On Sunday we went to the region known as The Black Forest; “a large forested mountain range in the state of Baden-Württemberg in southwest Germany.” I’d heard that it’s a pretty great place for hiking, which was one of our main goals for the day.

I thought it would be cool to go on a cable car that went up a mountain in the Black Forest, and we found the Schauinslandbahn after some searching.

The top of the cable car ascent

After going up, hiking a little, and going back down the cable car, we wanted to check out a different, less busy hiking trail. Thanks to Google Maps, we found one nearby that was almost directly off of the highway we had been driving on. There turned out to be a small historical community at the start of the trail, with some interesting shops and a hotel. I was impressed by the local glassworks shop, which apparently has a strong historical connection to the Black Forest.

Black Forest Glass

Glass and its history in the Black Forest

Inside of the glassworks shop

Hiking in the Black Forest

After spending some time in the little community, we started out on the trail.

The very start of the trail was marked by this bridge

Ryan crossing a smaller bridge

There were plenty of waterfalls along the trail

A nice boulder

Mysterious lettering carved in a rock

This area was briefly turned into a photo shoot

Ryan's turn on the photo rock

And Amy took a turn as well

An old waterwheel

More water

Water makes me happy

Tourists in their natural habitat


During our drive through the Black Forest area, one of the major highways was closed, and we got re-routed onto a small country road. It took us by this dam, so naturally we stopped to get out and get a closer view!

The dam as seen from the road

From on top of the dam

Triberg Waterfalls

Another destination we wanted to get to in the Black Forest was Triberg, a small town known for its cuckoo clocks and waterfalls. We planned things so we would be driving back to Reutlingen in a direction that would take us past Triberg anyways, so it was one of the last stops on our Black Forest adventure.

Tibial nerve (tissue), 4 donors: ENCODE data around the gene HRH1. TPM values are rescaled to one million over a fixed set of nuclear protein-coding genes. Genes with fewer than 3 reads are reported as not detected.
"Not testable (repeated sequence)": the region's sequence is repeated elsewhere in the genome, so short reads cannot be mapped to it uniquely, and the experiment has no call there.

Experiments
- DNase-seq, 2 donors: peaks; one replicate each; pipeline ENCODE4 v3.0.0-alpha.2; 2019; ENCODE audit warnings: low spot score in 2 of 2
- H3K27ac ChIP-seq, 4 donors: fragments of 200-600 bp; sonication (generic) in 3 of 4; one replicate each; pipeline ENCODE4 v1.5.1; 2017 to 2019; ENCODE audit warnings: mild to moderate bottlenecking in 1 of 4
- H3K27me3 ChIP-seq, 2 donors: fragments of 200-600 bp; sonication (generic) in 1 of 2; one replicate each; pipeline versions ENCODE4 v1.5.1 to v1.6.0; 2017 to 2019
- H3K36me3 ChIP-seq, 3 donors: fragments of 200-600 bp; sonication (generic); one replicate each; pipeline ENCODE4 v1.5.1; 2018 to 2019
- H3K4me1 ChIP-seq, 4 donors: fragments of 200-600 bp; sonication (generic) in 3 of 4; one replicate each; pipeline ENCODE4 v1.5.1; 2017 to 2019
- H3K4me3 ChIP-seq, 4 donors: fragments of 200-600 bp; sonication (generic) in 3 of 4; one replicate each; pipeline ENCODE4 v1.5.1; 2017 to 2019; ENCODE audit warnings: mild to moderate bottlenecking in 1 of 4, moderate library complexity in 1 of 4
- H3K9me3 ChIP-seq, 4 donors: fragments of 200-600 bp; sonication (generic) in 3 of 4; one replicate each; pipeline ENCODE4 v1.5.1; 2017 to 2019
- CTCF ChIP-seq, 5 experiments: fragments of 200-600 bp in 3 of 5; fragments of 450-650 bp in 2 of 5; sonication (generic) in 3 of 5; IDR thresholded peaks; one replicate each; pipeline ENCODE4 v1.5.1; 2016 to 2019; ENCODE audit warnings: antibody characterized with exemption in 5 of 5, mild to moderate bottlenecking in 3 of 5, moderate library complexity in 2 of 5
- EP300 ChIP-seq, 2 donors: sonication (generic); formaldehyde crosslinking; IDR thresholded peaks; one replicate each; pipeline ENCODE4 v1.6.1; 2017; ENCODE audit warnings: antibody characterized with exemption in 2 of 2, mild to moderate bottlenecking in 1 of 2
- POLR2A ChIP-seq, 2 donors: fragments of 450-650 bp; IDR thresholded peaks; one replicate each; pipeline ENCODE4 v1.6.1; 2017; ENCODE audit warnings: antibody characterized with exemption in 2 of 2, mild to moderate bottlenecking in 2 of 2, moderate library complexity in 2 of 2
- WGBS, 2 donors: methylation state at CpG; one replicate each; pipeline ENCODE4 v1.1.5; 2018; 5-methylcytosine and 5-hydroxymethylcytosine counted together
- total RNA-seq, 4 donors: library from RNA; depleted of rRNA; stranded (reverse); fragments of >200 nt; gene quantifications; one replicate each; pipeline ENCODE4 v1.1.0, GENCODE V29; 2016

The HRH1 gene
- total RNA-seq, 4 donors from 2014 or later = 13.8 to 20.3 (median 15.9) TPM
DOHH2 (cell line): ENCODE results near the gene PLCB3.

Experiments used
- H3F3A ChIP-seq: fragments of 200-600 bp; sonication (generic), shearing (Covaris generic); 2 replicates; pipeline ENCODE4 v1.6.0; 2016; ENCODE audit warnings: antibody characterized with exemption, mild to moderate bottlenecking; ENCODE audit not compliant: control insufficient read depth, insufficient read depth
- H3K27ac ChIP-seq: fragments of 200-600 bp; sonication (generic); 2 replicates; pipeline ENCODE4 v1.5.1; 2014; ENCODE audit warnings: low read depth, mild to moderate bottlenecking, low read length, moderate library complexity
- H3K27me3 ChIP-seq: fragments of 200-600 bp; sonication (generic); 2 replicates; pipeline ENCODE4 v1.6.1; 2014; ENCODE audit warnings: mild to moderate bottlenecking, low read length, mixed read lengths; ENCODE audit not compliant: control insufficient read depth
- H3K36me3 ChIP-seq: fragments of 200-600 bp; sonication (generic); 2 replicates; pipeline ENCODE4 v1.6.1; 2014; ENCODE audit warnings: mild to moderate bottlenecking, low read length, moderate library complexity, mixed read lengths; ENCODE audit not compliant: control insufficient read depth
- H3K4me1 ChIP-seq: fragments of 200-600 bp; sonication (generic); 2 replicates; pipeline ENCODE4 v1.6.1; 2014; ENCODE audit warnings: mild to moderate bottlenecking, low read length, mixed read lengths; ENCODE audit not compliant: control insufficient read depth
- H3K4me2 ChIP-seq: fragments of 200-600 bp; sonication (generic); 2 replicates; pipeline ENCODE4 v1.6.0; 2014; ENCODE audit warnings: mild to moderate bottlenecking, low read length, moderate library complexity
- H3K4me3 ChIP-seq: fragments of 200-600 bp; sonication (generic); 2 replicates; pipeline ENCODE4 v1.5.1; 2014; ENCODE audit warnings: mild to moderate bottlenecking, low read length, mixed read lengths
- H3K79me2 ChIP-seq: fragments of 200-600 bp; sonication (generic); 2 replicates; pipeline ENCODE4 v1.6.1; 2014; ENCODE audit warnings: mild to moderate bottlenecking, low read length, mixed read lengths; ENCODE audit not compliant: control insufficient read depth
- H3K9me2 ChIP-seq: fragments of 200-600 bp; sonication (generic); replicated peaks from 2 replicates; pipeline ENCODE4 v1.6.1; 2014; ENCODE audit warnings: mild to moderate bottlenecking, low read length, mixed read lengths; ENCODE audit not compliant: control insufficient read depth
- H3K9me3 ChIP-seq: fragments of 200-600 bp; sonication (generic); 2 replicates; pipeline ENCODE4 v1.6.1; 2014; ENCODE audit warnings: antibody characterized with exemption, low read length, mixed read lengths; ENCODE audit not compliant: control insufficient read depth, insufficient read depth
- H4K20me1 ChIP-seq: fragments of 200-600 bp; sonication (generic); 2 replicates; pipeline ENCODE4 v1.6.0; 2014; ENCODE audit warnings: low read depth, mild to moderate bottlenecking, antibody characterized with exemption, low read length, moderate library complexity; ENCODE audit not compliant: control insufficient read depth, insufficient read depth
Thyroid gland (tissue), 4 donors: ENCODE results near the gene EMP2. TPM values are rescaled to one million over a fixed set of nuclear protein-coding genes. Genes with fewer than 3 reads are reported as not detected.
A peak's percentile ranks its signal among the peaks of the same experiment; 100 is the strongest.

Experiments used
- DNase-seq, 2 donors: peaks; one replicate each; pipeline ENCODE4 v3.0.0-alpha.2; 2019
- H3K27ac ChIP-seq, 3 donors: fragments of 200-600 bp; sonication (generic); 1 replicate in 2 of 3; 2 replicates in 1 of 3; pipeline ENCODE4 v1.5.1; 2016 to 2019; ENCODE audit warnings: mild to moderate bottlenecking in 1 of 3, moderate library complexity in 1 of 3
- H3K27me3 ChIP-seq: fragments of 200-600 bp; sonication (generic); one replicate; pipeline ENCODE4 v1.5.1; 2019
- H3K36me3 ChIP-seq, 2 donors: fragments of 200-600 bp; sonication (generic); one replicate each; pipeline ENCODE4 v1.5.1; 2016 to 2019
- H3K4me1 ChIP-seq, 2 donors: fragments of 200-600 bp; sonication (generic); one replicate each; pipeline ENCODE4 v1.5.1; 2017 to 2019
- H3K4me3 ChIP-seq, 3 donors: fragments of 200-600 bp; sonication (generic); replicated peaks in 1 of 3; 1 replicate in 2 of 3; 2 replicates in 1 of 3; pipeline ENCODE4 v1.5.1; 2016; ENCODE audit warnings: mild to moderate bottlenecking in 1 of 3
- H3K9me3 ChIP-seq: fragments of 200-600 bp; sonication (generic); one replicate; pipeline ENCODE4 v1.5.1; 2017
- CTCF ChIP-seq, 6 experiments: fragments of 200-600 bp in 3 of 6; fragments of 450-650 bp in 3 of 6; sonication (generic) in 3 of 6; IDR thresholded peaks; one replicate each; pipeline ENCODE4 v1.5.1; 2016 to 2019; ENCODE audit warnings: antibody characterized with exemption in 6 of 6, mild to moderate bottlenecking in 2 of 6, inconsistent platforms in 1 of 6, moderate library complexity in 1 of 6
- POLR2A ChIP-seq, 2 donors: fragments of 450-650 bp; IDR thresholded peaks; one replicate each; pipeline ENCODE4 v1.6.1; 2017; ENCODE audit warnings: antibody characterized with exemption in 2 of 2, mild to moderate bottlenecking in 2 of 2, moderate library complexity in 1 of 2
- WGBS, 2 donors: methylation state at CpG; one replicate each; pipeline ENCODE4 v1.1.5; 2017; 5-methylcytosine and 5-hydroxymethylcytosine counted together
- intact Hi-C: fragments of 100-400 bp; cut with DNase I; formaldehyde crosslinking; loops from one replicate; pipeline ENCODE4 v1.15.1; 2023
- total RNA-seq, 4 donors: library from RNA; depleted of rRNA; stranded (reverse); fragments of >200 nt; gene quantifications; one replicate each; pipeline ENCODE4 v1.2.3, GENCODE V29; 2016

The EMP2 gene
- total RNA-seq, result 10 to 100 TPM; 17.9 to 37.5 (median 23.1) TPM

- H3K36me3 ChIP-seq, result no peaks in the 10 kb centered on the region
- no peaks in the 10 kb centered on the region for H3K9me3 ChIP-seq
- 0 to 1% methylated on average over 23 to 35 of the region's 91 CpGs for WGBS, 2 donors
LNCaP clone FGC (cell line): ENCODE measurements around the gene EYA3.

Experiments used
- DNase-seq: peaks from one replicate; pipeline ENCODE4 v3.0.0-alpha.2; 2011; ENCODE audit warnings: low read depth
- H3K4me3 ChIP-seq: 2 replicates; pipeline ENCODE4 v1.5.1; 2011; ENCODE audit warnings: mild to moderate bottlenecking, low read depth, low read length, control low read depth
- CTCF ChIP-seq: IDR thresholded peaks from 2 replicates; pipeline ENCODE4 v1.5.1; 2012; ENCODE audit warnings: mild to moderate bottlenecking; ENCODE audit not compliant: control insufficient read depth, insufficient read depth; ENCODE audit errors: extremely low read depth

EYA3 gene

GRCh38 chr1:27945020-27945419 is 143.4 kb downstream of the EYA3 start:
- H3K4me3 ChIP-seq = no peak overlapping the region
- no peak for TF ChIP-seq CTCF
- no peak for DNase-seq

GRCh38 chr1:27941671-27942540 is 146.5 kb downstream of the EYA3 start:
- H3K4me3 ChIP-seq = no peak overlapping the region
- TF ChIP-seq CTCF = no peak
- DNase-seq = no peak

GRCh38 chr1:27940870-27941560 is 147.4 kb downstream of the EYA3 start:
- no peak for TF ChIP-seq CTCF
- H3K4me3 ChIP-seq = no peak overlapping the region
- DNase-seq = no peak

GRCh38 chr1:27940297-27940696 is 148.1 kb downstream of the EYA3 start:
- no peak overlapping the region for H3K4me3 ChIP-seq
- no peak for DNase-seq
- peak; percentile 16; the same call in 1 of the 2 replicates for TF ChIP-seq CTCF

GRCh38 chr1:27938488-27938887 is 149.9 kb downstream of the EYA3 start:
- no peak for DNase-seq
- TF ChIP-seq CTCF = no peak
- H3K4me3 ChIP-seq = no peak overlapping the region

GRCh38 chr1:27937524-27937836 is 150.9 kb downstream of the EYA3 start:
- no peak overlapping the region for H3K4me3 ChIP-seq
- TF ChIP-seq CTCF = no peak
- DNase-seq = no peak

Part of the Triberg waterfalls

Water continues to make me happy

Near where we parked in downtown Triberg

Triberg Cuckoo Clock

We walked around Triberg for a while, and saw on a map that the biggest cuckoo clock in the world was just outside the town. So as we were driving out of the town, we eventually found our way to it after making a wrong turn or two.

You can really feel the excitement


Of course, because we rented a car, that meant that I got to drive on the Autobahn! To be honest, I wasn’t sure if we were even on the Autobahn at first, but after looking at a map online, I can confirm we definitely were. It was pretty cool to be on a highway where you can be driving 130 km/h and still get passed (quite often actually). I felt very safe despite the high speeds, and the drivers I saw were all very respectful. The only slightly nerve-wracking part of the drive was on Sunday when we were exploring the Black Forest. There was a fairly narrow hillside road that we got re-routed on to because of a section of the main highway being under construction, and I thought it was a one way road for a couple minutes, until we saw another car approaching us. There wasn’t a ton of room on either side, but there were intermittent spots to pull over on the road to let cars coming towards you pass, which was nice. This was also where we saw the dam, so overall it was a nice little detour.